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on 7 June 2003
As Abbie herself says, she's 'like some kind of spiritual fly-paper'. In Susan Davis's previous book, 'The Henry Game', the spirit bothering Abbie and her teenage friends was Henry the Eighth. (Who can forget the image of Henry, in biker leathers, whizzing around the Wall of Death on his motorbike?!) Henry liked women too much. The same can't be said of Abbie's new spiritual pest: Matthew Hopkins, Witchfinder General (aka 'The Creep').
It's Abbie's new schoolfriend, Delilah, whose use of minor spells brings Hopkins into her life and that of her eczema-plagued friend Lauren. Unfortunately, it's not going to be easy to get rid of him. There are other problems too. Delilah's religious stepfather is making her life miserable with his puritanical ideas. Then there's hunky Joel, Delilah's brother and Abbie's new love interest. Could their budding romance be real or due merely to that love spell involving a gladiolus bulb?
By turns funny and spookily foreboding, 'Delilah and the Dark Stuff' contains enough witchcraft to get it banned in schools across America. Susan Davis deftly captures the mannerisms, preoccupations (boys, piercings, skincare, stepdads), sassy dialogue, and insulting nicknames ('The Loathsome Verne', 'Crud Cottage', 'Flopshire') of teenage girls. And the misogynistic Hopkins, a spirit who poses a real physical threat to our heroines, and who in Davis's capable hands makes the flesh crawl, brings tangible suspense to this pacy, enjoyable read.
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on 21 June 2003
As Abbie herself says, she's 'like some kind of spiritual fly-paper'. In Susan Davis's previous book, 'The Henry Game', the spirit bothering Abbie and her teenage friends was Henry the Eighth. (Who can forget the image of Henry, in biker leathers, whizzing around the Wall of Death on his motorbike?!) Henry liked women too much. The same can't be said of Abbie's new spiritual pest: Matthew Hopkins, Witchfinder General (aka 'The Creep').
It's Abbie's new schoolfriend, Delilah, whose use of minor spells brings Hopkins into her life and that of her eczema-plagued friend Lauren. Unfortunately, it's not going to be easy to get rid of him. There are other problems too. Delilah's religious stepfather is making her life miserable with his puritanical ideas. Then there's hunky Joel, Delilah's brother and Abbie's new love interest. Could their budding romance be real or due merely to that love spell involving a gladiolus bulb?
'Delilah and the Dark Stuff' is by turns comic and spookily foreboding. Susan Davis deftly captures the mannerisms, preoccupations (boys, piercings, skincare, stepdads), sassy dialogue, and insulting nicknames ('The Loathsome Verne', 'Crud Cottage', 'Flopshire') of teenage girls. And the misogynistic Hopkins, a spirit who poses a real physical threat to our heroines, and who in Davis's capable hands makes the flesh crawl, brings tangible suspense to this pacy, enjoyable read.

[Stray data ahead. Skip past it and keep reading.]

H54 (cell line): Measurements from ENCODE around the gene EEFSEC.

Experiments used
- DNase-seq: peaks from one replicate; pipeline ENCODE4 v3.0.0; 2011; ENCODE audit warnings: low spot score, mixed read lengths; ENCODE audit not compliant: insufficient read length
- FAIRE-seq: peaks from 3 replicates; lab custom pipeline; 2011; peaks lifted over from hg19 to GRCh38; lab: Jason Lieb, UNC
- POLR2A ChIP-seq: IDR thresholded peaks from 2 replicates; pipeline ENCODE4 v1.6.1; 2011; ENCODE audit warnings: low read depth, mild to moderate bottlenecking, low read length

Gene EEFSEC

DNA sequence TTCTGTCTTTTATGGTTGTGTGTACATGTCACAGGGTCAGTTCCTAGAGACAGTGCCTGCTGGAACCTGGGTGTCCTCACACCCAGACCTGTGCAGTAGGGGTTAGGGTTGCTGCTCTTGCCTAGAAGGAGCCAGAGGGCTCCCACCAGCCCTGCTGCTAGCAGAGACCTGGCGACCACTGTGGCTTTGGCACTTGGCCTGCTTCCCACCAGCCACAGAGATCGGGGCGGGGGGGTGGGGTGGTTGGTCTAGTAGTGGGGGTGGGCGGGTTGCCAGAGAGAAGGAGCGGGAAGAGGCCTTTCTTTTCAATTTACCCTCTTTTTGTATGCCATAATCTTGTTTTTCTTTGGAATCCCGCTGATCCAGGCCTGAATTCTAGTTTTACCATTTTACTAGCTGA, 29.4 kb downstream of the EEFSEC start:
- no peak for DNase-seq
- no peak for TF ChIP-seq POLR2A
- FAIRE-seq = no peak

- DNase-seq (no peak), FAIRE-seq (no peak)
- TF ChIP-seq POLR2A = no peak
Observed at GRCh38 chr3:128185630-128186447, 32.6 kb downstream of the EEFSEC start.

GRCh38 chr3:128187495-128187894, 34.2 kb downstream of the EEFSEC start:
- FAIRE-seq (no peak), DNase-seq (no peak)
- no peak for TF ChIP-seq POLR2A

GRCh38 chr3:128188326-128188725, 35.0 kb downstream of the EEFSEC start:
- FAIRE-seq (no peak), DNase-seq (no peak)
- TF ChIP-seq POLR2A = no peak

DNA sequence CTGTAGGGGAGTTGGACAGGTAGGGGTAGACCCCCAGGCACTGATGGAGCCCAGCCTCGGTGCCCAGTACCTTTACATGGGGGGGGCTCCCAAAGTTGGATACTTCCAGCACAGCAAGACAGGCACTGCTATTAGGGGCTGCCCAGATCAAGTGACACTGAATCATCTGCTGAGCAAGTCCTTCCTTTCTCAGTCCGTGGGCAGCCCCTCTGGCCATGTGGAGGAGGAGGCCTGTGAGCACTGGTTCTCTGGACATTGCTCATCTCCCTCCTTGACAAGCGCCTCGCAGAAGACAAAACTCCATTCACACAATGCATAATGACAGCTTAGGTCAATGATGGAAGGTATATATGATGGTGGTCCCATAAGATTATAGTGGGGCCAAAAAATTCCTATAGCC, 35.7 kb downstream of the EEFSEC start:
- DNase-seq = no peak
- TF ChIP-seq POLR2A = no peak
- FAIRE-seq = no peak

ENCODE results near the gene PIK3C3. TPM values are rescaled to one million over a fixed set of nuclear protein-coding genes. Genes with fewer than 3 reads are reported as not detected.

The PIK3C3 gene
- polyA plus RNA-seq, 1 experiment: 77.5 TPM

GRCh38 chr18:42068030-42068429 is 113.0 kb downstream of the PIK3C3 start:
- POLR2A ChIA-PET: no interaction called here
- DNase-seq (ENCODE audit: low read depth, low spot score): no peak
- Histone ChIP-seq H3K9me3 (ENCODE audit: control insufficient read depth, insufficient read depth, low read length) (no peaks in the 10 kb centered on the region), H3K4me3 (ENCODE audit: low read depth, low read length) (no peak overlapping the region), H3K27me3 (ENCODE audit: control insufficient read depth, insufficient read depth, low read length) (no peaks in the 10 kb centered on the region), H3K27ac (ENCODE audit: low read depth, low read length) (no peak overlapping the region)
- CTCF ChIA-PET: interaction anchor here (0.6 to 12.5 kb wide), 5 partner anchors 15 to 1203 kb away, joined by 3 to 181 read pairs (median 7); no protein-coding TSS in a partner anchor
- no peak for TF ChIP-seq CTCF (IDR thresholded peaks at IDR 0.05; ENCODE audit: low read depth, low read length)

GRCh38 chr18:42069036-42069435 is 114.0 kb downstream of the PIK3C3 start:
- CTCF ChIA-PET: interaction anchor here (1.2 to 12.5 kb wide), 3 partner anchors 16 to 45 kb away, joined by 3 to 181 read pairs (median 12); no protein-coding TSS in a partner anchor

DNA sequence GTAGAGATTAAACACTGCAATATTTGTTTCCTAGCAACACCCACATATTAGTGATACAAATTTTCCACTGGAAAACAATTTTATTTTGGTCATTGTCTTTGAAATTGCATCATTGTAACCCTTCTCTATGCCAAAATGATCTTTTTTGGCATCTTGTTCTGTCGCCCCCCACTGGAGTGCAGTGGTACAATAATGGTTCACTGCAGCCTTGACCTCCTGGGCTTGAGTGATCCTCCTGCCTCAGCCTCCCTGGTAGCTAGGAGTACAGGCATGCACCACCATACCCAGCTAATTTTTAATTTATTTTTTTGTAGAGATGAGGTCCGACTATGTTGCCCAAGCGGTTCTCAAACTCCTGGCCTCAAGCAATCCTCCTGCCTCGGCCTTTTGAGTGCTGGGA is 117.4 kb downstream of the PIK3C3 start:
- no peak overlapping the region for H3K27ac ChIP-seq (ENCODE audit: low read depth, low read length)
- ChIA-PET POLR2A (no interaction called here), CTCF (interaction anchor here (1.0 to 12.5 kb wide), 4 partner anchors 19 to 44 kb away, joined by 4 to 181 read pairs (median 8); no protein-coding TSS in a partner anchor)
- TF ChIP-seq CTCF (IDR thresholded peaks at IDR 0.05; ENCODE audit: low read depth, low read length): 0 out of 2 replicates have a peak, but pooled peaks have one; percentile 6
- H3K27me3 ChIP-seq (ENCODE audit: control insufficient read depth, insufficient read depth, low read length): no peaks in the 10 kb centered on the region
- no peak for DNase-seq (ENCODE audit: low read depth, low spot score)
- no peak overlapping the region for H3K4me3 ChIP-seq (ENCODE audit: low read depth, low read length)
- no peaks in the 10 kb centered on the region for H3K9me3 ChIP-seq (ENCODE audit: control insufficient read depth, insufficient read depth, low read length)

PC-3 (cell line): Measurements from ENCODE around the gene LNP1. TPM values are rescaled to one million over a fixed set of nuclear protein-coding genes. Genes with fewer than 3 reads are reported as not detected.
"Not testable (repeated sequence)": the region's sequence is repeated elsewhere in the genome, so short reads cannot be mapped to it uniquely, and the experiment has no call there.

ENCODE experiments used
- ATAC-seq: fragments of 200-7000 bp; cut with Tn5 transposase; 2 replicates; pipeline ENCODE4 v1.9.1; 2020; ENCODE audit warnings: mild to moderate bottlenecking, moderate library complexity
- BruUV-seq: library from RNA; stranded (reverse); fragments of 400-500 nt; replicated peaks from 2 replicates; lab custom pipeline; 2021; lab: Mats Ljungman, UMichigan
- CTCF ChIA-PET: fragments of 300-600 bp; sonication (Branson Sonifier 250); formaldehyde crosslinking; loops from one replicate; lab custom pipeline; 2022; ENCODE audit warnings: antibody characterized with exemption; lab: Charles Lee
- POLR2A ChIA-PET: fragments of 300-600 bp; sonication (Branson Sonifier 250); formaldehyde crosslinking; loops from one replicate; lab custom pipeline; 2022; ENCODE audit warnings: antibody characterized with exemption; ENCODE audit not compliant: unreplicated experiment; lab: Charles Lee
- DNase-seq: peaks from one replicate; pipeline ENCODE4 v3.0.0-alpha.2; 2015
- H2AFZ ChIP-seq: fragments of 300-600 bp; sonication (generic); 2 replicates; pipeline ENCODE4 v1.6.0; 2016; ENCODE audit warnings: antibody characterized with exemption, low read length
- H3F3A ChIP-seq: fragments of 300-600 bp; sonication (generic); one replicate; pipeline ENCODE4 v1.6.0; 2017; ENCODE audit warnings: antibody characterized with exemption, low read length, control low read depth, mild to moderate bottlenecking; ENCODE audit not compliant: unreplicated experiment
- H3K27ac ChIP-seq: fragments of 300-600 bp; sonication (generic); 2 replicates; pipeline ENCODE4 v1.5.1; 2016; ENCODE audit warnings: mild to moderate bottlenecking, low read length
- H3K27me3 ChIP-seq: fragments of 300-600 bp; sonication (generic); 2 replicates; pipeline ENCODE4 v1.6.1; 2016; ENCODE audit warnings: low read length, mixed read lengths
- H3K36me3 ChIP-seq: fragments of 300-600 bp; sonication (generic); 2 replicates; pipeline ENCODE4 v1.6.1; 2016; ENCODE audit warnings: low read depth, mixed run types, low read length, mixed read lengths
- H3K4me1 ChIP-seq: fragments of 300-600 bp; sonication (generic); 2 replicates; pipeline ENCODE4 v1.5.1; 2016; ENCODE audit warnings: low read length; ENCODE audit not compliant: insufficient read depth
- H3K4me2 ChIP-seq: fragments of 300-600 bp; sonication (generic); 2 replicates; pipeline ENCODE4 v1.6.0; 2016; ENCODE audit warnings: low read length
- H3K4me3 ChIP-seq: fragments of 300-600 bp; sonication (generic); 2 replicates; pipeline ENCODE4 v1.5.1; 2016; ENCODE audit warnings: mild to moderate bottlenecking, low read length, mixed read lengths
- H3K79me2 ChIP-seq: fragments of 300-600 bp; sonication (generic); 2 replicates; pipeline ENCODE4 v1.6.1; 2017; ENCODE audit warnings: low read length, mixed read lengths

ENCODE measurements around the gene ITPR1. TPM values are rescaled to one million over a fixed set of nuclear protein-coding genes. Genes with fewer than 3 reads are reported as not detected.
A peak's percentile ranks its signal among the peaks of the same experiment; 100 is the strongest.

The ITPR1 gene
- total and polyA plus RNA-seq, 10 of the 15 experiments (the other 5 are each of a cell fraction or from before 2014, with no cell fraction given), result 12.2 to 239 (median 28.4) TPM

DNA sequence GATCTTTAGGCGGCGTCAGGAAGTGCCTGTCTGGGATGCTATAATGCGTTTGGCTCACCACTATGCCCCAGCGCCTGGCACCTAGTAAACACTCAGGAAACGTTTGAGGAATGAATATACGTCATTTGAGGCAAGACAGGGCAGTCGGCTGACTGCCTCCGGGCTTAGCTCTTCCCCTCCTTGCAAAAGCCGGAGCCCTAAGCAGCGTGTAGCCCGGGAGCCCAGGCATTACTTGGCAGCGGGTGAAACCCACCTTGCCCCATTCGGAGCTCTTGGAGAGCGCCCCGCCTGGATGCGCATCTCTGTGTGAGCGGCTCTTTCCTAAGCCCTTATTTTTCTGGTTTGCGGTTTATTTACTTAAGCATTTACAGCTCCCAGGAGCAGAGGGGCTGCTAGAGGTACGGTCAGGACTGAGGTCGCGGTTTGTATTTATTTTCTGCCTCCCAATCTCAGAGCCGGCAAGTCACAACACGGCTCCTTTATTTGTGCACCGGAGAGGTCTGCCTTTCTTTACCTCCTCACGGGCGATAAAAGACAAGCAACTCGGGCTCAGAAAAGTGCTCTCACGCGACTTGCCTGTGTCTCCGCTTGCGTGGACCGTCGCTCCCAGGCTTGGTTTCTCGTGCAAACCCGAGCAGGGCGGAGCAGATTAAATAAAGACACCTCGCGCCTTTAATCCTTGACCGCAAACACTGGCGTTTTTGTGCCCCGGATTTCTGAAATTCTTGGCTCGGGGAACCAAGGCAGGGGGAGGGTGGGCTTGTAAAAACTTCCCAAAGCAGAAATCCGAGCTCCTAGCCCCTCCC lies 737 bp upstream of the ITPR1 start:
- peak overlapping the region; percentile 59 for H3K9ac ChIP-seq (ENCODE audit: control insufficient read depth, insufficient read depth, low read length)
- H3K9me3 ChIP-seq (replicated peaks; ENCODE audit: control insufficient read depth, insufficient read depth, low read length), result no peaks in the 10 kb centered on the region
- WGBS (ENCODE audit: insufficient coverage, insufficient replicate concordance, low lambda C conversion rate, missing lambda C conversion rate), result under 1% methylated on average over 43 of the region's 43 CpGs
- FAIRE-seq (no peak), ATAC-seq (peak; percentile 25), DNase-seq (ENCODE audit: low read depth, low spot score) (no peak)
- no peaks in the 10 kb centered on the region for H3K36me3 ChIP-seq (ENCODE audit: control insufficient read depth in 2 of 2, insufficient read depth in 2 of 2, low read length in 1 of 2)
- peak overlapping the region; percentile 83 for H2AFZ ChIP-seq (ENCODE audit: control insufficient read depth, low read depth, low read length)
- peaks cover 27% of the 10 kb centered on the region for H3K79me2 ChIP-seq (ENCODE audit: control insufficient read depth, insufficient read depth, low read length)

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on 18 October 2012
This is my favourite of Susan Davis's spooky trilogy about Abbie and her friends. The new character Delilah is a wonderfully funny and believable creation. If you haven't tried these books, you have a treat in store. Aimed at teens, but just as entertaining for adults.
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on 20 July 2003
Susan Davis has practically created her own genre: the humorous teenage thriller. Mixing comedy with horror is such a tricky balance, but she does it exceedingly well, walking a perfect tightrope between the two without deflating one or the other. There are genuinely creepy bits here, along with laugh-out-loud dialogue from her brilliantly drawn teenage protagonists. Really a must for anyone who has an interest in the supernatural - or just likes quality teenage fiction. A spine-tingling, pacey read with real charm and humour. Bring on the next one!
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on 5 June 2003
Normally when sequals arrive they tend to dissapoint, not so it Susan Davis' case. This book is an astonishing follow-up to The Henry Game and expands expertly on the themes and topics of the first, namely relationships and life in general. Susan is truly an extraordinary writer, making the characters practically jump off the page. A definate must-buy.
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on 8 October 2006
Funny, spooky and yet historical, I thought that this book was a great sequel to The Henry Game.

Abby and Lauren befriend the new girl in their class, Delilah. Delilah is actually a witch and is being followed by The Witchfinder General, Matthew Hopkins, and all three girls soon find themslves in trouble again....
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on 18 June 2003
My daughter could not put this one down, a must read, which is witty, thrilling and extremely well written. Hopefully there will be another one soon!
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